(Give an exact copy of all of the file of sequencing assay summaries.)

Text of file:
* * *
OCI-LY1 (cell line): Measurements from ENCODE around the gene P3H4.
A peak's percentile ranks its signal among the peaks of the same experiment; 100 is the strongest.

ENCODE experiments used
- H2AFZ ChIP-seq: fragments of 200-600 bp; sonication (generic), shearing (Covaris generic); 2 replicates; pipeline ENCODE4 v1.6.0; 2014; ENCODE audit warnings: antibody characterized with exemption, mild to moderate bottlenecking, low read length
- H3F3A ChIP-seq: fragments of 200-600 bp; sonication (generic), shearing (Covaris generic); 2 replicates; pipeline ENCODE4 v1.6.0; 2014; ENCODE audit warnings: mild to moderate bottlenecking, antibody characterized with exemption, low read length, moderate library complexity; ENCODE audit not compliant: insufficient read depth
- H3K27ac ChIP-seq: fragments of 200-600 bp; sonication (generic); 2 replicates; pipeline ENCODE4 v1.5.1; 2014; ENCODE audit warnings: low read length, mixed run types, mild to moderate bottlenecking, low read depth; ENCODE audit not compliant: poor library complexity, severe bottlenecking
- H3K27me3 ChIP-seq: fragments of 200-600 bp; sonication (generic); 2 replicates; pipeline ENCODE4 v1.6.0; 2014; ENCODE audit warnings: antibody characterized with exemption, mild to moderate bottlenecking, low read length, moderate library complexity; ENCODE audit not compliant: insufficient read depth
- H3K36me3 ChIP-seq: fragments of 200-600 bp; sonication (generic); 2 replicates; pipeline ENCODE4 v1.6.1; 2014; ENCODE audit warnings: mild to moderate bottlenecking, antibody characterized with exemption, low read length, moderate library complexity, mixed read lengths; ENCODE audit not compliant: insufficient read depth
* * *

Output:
OCI-LY1 (cell line): Measurements from ENCODE around the gene P3H4.
A peak's percentile ranks its signal among the peaks of the same experiment; 100 is the strongest.

ENCODE experiments used
- H2AFZ ChIP-seq: fragments of 200-600 bp; sonication (generic), shearing (Covaris generic); 2 replicates; pipeline ENCODE4 v1.6.0; 2014; ENCODE audit warnings: antibody characterized with exemption, mild to moderate bottlenecking, low read length
- H3F3A ChIP-seq: fragments of 200-600 bp; sonication (generic), shearing (Covaris generic); 2 replicates; pipeline ENCODE4 v1.6.0; 2014; ENCODE audit warnings: mild to moderate bottlenecking, antibody characterized with exemption, low read length, moderate library complexity; ENCODE audit not compliant: insufficient read depth
- H3K27ac ChIP-seq: fragments of 200-600 bp; sonication (generic); 2 replicates; pipeline ENCODE4 v1.5.1; 2014; ENCODE audit warnings: low read length, mixed run types, mild to moderate bottlenecking, low read depth; ENCODE audit not compliant: poor library complexity, severe bottlenecking
- H3K27me3 ChIP-seq: fragments of 200-600 bp; sonication (generic); 2 replicates; pipeline ENCODE4 v1.6.0; 2014; ENCODE audit warnings: antibody characterized with exemption, mild to moderate bottlenecking, low read length, moderate library complexity; ENCODE audit not compliant: insufficient read depth
- H3K36me3 ChIP-seq: fragments of 200-600 bp; sonication (generic); 2 replicates; pipeline ENCODE4 v1.6.1; 2014; ENCODE audit warnings: mild to moderate bottlenecking, antibody characterized with exemption, low read length, moderate library complexity, mixed read lengths; ENCODE audit not compliant: insufficient read depth